Savannah Breeze
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Savannah Breeze

4.3 150
by Mary Kay Andrews
     
 

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The Breeze Inn is a place where very classy Southern belle BeBe Loudermilk normally wouldn't be caught dead. But a brief, disastrous relationship with gorgeous "investment counselor" con man Reddy has costs her nearly all her worldly possessions. All that's left is the ramshackle 1950s motel on Tybee Island, "a drinking village with a fishing problem." Moving into

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Overview

The Breeze Inn is a place where very classy Southern belle BeBe Loudermilk normally wouldn't be caught dead. But a brief, disastrous relationship with gorgeous "investment counselor" con man Reddy has costs her nearly all her worldly possessions. All that's left is the ramshackle 1950s motel on Tybee Island, "a drinking village with a fishing problem." Moving into the manager's unit, BeBe vows to make magic out of mud, and with the help of the Inn's cantankerous caretaker, Harry, and her junking friend, Weezie, she soon has the motel spiffed up and attracting paying guests.

But all it takes is one Reddy sighting in Fort Lauderdale for BeBe to drop everything and haul her hastily assembled posse south to participate in a somewhat outside-the-law sting. With a little luck, BeBe might get her fortune back, Harry (who's looking hunkier every day) might get his boat back, and Reddy might get the prison stripes he so richly deserves.

Editorial Reviews

Rocky Mountain News
“Fun and fast-paced, yet emotional and warm.”
Boston Globe
“Lively...Andrews lays on lots of Savannah atmosphere and Southern charm.”
Star News (Wilmington
“Andrews is a practiced comic who detonates a laugh on nearly every page. She has great fun affectionately sticking the skewers through a certain type of Southern lady, bless her heart, for whom the phrase ‘What would Momma say?’ carries even more weight than ‘What would Jesus do?’”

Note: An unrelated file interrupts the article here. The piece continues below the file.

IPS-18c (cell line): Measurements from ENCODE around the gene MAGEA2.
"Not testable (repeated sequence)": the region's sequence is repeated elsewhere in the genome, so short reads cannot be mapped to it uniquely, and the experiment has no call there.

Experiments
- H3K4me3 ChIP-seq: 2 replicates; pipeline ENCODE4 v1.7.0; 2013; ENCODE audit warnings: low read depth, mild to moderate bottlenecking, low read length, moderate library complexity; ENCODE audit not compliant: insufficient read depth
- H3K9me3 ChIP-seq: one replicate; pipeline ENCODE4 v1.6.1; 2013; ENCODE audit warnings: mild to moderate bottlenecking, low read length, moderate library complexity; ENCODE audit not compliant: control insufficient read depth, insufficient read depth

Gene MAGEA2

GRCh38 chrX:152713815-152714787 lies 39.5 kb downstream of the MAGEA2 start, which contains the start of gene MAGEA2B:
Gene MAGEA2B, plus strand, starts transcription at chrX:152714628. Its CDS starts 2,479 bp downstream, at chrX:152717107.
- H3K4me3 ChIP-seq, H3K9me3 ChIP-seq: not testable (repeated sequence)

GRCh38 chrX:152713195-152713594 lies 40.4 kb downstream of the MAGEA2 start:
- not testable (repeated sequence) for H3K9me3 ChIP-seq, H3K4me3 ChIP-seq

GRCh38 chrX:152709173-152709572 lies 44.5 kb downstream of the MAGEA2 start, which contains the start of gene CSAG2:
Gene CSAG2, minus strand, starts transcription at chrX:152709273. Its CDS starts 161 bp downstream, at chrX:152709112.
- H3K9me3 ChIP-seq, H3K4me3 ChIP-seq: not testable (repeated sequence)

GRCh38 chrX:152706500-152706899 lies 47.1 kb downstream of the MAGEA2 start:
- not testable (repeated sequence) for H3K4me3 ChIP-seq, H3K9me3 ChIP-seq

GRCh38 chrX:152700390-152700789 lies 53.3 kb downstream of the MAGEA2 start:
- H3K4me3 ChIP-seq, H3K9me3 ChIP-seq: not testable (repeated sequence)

In this sequel to Savannah Blues, BeBe Loudermilk has hit bottom. Cheated out of all her earthly possessions by a devilish hunk named Reddy, BeBe retreats to a rickety motor court patronized mainly, it seems, by alcoholics and giant mosquitoes. There the ever-feisty southern belle ekes out an existence in the midst of squalor, gradually reconstituting her life and improving the village. When somebody reports a chance sighting of Reddy in Fort Lauderdale, BeBe is ready to roll for total revenge. An engaging, entertaining read.
Publishers Weekly
Keating is simply delightful in the first-person role of BeBe Loudermilk, a thrice-divorced Southern belle and restaurant owner who falls for a gorgeous, smooth-talking con man who tricks her out of all her money and possessions. Putting on a lively Southern accent, Keating embodies BeBe perfectly, evoking her theatrical personality (wailing melodramatically over her loss), her self-deprecating humor and her never-give-up determination as she tries to pick up the pieces by getting a dilapidated motel up and running. Keating also creates distinct, believable voices for the other characters: a lazy drawl for BeBe's grandfather, whose absent-mindedness hides a shrewd mind; a gritty tone for Harry Sorrentino, the cantankerous hotel caretaker who alternately exasperates and attracts BeBe; and even voices of minor characters, including a Valley Girl-sounding young woman named Emma and a Spanish-accented bank teller. The audiobook is abridged, but you'd never know it: it flows seamlessly. It's a rollicking, entertaining story from beginning to end. This audiobook production makes an already enjoyable book even more fun, perfect for beach listening. Simultaneous release with the HarperCollins hardcover (Reviews, Jan. 30). (Apr.) Copyright 2006 Reed Business Information.
Library Journal